Even if we put aside the moral blindness in Israel, which wasn’t shocked by a single event during the fighting, it’s impossible to comprehend the complacency afterwards.
Gideon Levy is a Haaretz columnist and a member of the newspaper's editorial board.
Levy joined Haaretz in 1982, and spent four years as the newspaper's deputy editor. He is the author of the weekly Twilight Zone feature, which covers the Israeli occupation in the West Bank and Gaza over the last 25 years, as well as the writer of political editorials for the newspaper.
Levy was the recipient of the Euro-Med Journalist Prize for 2008; the Leipzig Freedom Prize in 2001; the Israeli Journalists’ Union Prize in 1997; and The Association of Human Rights in Israel Award for 1996.
His new book, The Punishment of Gaza, has just been published by Verso Publishing House in London and New York.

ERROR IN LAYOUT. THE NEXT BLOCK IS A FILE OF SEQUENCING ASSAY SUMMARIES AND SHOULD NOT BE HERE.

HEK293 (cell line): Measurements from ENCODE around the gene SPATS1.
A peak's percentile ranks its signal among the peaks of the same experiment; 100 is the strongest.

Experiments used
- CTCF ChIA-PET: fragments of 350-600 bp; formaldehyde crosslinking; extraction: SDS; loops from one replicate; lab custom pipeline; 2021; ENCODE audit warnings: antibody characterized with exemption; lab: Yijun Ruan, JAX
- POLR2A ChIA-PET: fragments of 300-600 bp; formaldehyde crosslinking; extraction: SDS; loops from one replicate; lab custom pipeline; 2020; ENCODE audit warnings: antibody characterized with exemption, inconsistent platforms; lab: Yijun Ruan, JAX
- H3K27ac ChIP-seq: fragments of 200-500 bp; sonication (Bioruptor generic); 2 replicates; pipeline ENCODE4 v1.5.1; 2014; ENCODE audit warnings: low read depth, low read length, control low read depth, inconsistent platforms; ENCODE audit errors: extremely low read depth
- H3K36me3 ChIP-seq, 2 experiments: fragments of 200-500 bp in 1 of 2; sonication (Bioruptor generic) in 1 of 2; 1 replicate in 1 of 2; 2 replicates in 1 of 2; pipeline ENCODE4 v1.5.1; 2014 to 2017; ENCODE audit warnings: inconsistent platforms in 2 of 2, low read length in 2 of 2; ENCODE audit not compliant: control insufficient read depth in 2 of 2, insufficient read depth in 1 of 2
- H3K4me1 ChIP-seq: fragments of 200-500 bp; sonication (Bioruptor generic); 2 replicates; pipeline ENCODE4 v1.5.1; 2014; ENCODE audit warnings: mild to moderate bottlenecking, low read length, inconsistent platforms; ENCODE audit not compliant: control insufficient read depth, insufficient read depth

The elite intel unit veterans took a milestone in announcing they will no longer serve the occupation. In their footsteps, perhaps, a few veterans of the Shin Bet security service will also come forward and talk about what they did at work.
Of the private cars the IDF confiscated in the West Bank during the search for the three kidnapped yeshiva students this summer, only some have been returned - after payment of hefty sums.
Between most of the political parties in Israel there is only one party line, and it is a line of conservatism and pretending.
The ultra-nationalists are dreaming about ethnic cleansing, Armageddon, anything. Any miracle will do. But no miracle will happen.
A teenager was shot by an Israeli soldier at a demonstration near Nablus against the war in Gaza, just before it ended.
Now it's official: the settlements are a punishment. A collective one, of the sort considered a war crime under international law.
In civilian life, anyone suspected of manslaughter or murder is immediately arrested, with an investigation coming later. In the IDF the opposite is true.
A bright future was predicted for Mohammad al-Qatari, but he was shot dead by an Israeli soldier.
Gideon Levy finds it impossible not to wonder: How did one journalist – and not the country's most widely read or most widely distributed – become an object of such rage and hatred?